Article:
anxiety

Grief and Bereavement: Coping with the loss of a loved one

The global pandemic has had a significant impact on everyone’s life. During this pandemic, many people have lost their loved one. Not connecting with the deceased before and after their death has potentially increased the risk of complicated grief. 

What are Grief and Bereavement? 

Bereavement is the situation of having lost a loved one. Grief is the natural reaction to loss. Grief reactions range from normal to diagnosable psychiatric conditions; people adapt to the loss and accompanying life changes. 

Social distancing has impacted the usual form of religious and cultural aspects of the grieving process. “Physical distancing” has invariably resulted in “social distancing”; the isolation and quarantine result in “touch starvation.” 

Signs & symptoms of grief:

  • Shock, disbelief, or denial
  • Anxiety
  • Distress
  • Anger
  • Periods of sadness
  • Loss of sleep and loss of appetite

Tips for coping with grief and bereavement: 

Communicate: Talk to people, expressing how you feel is a healing activity. Find ways to express your grief through communication. Join an online bereavement support group. Conduct a ritual with your friends and family to share happy memories about the deceased. 

Heal At Your Own Pace: Healing is not linear. Each one heals at their own pace, never compare yourself to another grieving.

Space: A space or specific area for grieving may help in the easier expression of emotions without hesitation and facilitate healthier acceptance of death.

Journalling: Penning your thoughts down can help you understand your feelings better.

Exercise: Physical exercise along with relaxation will improve your sleep and concentration.

Spend time with others: Allow yourself to have moments of happiness or escape, spend time with others. Resist the temptation to isolate yourself.

Stay healthy: Get plenty of rest and eat regular and healthy meals.

How is the pandemic affecting children?

As we are constantly bombarded with news about COVID-19 and its spread, we experience a lot of anxiety and stress. Children face similar anxiety and stress, too.

Detecting physical symptoms of COVID is simpler than knowing about its effect on our mental health. This applies particularly to children, as all their regular physical activities have suddenly come to a stop. Schools and daycares have been closed; children can neither visit the park/play areas nor can they meet their friends in person. This can lead them to experience anxiety and stress.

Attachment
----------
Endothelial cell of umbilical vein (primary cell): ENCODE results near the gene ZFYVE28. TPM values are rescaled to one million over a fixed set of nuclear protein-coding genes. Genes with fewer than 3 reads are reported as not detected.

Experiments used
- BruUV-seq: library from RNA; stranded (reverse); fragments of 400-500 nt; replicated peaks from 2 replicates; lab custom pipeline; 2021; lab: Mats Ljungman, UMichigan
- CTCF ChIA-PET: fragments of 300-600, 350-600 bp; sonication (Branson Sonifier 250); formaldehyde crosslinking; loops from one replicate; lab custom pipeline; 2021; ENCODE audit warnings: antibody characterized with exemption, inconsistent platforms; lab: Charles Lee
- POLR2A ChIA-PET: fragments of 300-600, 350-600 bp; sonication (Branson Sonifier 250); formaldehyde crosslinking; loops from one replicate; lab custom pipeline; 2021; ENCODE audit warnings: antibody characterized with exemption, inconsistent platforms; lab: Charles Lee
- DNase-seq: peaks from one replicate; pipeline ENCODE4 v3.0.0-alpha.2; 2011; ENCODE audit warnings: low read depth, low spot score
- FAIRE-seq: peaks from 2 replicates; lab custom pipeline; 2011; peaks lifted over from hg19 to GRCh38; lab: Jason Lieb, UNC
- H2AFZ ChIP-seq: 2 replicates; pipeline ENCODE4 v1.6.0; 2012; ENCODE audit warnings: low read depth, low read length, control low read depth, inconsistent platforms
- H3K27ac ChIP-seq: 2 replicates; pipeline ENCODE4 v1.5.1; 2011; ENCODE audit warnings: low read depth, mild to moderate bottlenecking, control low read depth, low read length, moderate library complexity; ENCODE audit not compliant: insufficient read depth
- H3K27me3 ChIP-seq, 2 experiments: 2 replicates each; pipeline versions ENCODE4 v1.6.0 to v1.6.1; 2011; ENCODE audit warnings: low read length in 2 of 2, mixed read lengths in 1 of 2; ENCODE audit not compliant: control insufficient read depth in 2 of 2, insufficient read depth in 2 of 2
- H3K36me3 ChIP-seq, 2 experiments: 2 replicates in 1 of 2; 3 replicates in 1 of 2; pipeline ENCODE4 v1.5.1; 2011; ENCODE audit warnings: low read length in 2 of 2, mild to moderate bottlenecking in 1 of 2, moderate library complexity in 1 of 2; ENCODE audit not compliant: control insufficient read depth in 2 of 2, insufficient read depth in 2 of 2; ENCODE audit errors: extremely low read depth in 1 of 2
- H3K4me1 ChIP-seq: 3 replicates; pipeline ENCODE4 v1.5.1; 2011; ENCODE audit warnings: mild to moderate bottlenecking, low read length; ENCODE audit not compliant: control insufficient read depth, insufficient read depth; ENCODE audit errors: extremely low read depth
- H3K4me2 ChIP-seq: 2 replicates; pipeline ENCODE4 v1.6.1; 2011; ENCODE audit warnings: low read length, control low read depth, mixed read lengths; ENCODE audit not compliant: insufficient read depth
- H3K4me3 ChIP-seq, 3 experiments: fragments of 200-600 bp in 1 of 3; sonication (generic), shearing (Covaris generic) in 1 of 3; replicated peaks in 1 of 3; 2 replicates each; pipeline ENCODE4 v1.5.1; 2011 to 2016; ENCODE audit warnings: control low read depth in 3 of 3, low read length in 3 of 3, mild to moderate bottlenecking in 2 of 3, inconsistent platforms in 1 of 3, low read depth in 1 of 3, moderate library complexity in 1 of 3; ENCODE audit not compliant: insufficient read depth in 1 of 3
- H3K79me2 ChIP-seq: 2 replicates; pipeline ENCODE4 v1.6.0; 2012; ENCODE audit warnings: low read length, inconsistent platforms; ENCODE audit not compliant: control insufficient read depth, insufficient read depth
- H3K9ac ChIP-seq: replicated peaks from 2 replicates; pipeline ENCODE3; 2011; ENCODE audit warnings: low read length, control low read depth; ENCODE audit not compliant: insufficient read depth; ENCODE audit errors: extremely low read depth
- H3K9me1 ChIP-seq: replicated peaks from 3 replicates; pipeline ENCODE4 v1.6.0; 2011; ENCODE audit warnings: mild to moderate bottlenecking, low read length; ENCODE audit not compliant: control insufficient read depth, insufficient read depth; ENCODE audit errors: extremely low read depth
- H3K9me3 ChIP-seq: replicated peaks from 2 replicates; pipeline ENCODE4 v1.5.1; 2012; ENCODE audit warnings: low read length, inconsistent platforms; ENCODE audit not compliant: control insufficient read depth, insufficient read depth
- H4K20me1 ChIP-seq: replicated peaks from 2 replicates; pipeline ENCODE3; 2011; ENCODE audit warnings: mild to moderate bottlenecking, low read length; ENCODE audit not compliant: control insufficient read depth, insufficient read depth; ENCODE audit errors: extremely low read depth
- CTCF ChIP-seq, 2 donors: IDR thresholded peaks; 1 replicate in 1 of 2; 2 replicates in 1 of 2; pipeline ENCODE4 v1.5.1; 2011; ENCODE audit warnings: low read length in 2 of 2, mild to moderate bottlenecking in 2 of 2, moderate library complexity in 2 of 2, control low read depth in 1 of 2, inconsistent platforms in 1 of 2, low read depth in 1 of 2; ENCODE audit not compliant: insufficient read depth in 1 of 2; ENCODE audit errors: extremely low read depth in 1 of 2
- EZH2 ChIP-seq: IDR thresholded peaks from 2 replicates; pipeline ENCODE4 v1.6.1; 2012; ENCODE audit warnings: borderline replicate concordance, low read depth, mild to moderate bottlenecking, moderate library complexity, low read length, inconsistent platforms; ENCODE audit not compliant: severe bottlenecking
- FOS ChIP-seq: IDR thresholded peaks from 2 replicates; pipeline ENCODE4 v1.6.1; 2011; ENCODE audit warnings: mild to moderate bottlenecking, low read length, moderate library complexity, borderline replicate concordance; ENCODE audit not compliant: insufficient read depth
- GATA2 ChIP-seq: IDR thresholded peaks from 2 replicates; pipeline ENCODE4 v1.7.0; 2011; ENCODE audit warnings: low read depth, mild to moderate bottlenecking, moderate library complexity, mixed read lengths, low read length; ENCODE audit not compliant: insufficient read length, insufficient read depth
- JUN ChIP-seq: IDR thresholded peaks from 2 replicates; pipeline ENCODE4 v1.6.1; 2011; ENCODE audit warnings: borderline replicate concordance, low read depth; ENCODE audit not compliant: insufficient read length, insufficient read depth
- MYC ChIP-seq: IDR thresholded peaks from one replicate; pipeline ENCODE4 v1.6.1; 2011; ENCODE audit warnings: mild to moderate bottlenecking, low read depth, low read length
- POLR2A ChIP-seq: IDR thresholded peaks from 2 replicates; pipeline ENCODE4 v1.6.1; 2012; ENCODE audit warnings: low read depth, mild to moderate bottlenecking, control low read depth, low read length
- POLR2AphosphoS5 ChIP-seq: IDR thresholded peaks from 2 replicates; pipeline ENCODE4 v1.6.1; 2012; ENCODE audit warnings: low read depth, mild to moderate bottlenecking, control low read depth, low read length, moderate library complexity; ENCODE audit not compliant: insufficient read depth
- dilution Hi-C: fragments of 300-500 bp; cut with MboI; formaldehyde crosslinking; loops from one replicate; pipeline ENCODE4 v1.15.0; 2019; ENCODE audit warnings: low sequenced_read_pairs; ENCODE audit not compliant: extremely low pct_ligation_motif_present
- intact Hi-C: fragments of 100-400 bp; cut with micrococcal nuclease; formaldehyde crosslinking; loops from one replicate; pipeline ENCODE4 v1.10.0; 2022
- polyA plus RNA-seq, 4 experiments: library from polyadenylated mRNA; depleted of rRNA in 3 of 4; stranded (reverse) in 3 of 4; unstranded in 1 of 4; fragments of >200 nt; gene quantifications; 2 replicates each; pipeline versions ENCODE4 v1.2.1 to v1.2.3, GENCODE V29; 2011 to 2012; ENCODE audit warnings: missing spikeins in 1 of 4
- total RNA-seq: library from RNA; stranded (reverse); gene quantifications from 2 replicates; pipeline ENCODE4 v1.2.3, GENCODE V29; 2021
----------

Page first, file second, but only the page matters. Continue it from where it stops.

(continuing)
Detecting physical symptoms of COVID is simpler than knowing about its effect on our mental health. This applies particularly to children, as all their regular physical activities have suddenly come to a stop. Schools and daycares have been closed; children can neither visit the park/play areas nor can they meet their friends in person. This can lead them to experience anxiety and stress.

It is hard for children to understand why their parents are stressed. Also, with easy access to digital gadgets; children can now gain a lot of information online and have a lot of queries about the pandemic.

Parents play a critical role during this phase, as children will be curious and ask more questions. They will also need clarification from their parents on specific issues. Hence, parents need to prepare their child emotionally for social distancing and isolation during the pandemic.

Psycho-education of parents and caregivers is crucial, as, during these difficult times, parents are the child’s biggest support.

There are certain things that parents can do to get the child to understand the situation, like:

  1. Reassuring them that this is a temporary phase.
  2. Give the children much-needed attention, especially when they feel like talking or have some query.
  3. Look out for emotional changes in the child and have regular conversations with them.
  4. Pre-plan the daily activities with the child, keep a fixed routine for schoolwork, playtime and recreational activities.
  5. Keep them in touch with their friends, grandparents and their loved ones through video calls and phone calls.
  6. Keep a check on their screen time on the devices.
  7. Try to keep them engaged in physical activities.
  8. Most importantly, take good care of their health and wellness. Develop a habit of self-hygiene in a fun way.

If the child is already in an abusive environment, the isolation during a pandemic can further deepen their mental health crisis. Childcare helplines have seen a huge spike in the calls regarding the health, nutrition, child abuse reports and medical assistance.

To reach out, you can write to Mind Mosaic at contact@mindmosaic.in and we will connect you with the concerned authorities and helplines.

Stay safe. Maintain social distancing.